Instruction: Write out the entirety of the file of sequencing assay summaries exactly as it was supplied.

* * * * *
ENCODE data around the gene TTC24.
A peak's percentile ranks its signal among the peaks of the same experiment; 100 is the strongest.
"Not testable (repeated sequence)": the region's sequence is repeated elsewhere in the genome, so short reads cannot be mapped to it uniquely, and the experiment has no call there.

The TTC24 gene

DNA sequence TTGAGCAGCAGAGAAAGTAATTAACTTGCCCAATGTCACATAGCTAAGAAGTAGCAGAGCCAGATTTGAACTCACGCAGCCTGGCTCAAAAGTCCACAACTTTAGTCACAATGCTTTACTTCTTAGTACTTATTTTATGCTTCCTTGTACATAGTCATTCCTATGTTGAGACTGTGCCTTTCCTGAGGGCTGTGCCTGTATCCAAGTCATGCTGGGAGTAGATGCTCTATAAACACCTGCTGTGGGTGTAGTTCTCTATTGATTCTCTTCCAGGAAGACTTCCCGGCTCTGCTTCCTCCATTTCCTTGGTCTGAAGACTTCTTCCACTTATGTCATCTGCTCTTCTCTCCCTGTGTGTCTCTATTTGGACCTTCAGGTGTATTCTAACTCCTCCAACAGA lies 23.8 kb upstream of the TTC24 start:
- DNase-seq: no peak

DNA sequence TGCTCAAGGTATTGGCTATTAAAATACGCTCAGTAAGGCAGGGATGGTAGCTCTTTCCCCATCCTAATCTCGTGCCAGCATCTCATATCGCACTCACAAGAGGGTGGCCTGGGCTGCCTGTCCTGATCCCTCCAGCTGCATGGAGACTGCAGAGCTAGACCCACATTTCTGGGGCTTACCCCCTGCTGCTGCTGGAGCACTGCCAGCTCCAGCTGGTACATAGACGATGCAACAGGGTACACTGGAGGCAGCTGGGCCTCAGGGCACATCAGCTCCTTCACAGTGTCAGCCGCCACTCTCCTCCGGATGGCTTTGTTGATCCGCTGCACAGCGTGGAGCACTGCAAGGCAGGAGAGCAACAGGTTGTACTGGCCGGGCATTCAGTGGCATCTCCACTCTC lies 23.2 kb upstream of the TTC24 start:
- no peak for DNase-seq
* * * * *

ENCODE data around the gene TTC24.
A peak's percentile ranks its signal among the peaks of the same experiment; 100 is the strongest.
"Not testable (repeated sequence)": the region's sequence is repeated elsewhere in the genome, so short reads cannot be mapped to it uniquely, and the experiment has no call there.

The TTC24 gene

DNA sequence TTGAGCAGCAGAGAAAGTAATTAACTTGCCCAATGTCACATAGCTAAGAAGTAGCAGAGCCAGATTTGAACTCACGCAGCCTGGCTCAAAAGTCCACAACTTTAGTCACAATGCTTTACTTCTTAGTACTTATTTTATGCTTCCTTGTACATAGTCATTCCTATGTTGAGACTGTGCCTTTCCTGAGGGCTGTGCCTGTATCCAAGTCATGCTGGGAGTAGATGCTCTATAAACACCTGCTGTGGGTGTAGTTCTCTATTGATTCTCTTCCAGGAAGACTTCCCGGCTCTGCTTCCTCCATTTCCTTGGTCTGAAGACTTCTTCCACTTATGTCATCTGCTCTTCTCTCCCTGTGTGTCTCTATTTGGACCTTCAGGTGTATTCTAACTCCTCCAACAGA lies 23.8 kb upstream of the TTC24 start:
- DNase-seq: no peak

DNA sequence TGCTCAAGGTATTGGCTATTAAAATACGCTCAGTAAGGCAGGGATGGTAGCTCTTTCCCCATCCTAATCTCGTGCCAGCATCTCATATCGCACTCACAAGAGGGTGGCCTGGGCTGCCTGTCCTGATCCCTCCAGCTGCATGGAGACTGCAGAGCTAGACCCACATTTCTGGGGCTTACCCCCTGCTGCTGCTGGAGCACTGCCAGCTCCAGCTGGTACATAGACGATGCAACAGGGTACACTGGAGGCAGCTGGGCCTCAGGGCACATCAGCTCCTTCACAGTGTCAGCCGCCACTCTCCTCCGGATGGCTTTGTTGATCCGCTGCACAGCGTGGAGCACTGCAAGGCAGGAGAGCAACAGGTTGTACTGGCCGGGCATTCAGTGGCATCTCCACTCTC lies 23.2 kb upstream of the TTC24 start:
- no peak for DNase-seq